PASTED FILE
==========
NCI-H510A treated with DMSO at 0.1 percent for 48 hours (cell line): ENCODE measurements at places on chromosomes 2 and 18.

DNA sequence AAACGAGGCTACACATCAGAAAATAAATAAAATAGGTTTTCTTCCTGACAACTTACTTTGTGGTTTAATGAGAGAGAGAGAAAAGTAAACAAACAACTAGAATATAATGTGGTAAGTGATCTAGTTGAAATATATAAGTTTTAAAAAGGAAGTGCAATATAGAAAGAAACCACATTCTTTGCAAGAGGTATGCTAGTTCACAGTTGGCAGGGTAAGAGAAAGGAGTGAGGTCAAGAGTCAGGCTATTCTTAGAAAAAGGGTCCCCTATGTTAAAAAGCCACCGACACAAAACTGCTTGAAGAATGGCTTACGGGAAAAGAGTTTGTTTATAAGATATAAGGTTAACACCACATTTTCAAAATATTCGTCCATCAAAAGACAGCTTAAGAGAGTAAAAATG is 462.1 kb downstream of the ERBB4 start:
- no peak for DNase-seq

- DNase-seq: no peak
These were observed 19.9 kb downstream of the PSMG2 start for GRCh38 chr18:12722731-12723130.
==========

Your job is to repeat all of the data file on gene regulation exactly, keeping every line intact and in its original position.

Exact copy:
NCI-H510A treated with DMSO at 0.1 percent for 48 hours (cell line): ENCODE measurements at places on chromosomes 2 and 18.

DNA sequence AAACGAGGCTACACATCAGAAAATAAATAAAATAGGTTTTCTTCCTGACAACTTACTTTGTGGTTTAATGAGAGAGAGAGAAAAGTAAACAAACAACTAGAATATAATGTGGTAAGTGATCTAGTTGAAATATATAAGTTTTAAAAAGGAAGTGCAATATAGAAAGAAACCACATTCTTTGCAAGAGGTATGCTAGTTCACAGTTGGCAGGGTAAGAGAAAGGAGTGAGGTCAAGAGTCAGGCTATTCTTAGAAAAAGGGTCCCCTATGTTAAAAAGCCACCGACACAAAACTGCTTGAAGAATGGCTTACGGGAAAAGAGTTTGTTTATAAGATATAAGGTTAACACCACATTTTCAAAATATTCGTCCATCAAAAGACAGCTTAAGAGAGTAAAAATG is 462.1 kb downstream of the ERBB4 start:
- no peak for DNase-seq

- DNase-seq: no peak
These were observed 19.9 kb downstream of the PSMG2 start for GRCh38 chr18:12722731-12723130.